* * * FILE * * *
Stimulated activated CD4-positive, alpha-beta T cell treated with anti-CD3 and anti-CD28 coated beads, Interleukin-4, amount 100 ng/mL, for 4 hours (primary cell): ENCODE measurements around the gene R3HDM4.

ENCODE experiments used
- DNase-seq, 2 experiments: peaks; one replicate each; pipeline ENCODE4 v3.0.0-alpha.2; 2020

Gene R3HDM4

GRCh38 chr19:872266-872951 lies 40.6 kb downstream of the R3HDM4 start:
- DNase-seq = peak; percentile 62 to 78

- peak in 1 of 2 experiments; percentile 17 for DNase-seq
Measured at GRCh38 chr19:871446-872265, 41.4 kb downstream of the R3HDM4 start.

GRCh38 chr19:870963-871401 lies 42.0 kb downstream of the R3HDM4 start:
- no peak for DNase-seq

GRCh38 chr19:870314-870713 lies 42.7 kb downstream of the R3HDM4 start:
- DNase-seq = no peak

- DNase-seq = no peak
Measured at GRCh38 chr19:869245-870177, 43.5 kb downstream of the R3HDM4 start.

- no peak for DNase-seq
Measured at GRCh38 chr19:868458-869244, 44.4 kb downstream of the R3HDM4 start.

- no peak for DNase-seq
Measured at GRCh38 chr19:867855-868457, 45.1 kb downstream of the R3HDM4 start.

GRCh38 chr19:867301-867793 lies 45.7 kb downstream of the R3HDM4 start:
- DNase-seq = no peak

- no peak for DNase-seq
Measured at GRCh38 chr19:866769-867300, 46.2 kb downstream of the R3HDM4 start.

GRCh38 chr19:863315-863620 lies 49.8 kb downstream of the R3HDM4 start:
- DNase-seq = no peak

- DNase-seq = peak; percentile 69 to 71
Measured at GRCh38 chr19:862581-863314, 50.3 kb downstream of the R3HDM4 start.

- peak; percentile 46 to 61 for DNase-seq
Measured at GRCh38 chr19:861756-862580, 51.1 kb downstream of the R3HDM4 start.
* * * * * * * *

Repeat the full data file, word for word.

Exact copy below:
Stimulated activated CD4-positive, alpha-beta T cell treated with anti-CD3 and anti-CD28 coated beads, Interleukin-4, amount 100 ng/mL, for 4 hours (primary cell): ENCODE measurements around the gene R3HDM4.

ENCODE experiments used
- DNase-seq, 2 experiments: peaks; one replicate each; pipeline ENCODE4 v3.0.0-alpha.2; 2020

Gene R3HDM4

GRCh38 chr19:872266-872951 lies 40.6 kb downstream of the R3HDM4 start:
- DNase-seq = peak; percentile 62 to 78

- peak in 1 of 2 experiments; percentile 17 for DNase-seq
Measured at GRCh38 chr19:871446-872265, 41.4 kb downstream of the R3HDM4 start.

GRCh38 chr19:870963-871401 lies 42.0 kb downstream of the R3HDM4 start:
- no peak for DNase-seq

GRCh38 chr19:870314-870713 lies 42.7 kb downstream of the R3HDM4 start:
- DNase-seq = no peak

- DNase-seq = no peak
Measured at GRCh38 chr19:869245-870177, 43.5 kb downstream of the R3HDM4 start.

- no peak for DNase-seq
Measured at GRCh38 chr19:868458-869244, 44.4 kb downstream of the R3HDM4 start.

- no peak for DNase-seq
Measured at GRCh38 chr19:867855-868457, 45.1 kb downstream of the R3HDM4 start.

GRCh38 chr19:867301-867793 lies 45.7 kb downstream of the R3HDM4 start:
- DNase-seq = no peak

- no peak for DNase-seq
Measured at GRCh38 chr19:866769-867300, 46.2 kb downstream of the R3HDM4 start.

GRCh38 chr19:863315-863620 lies 49.8 kb downstream of the R3HDM4 start:
- DNase-seq = no peak

- DNase-seq = peak; percentile 69 to 71
Measured at GRCh38 chr19:862581-863314, 50.3 kb downstream of the R3HDM4 start.

- peak; percentile 46 to 61 for DNase-seq
Measured at GRCh38 chr19:861756-862580, 51.1 kb downstream of the R3HDM4 start.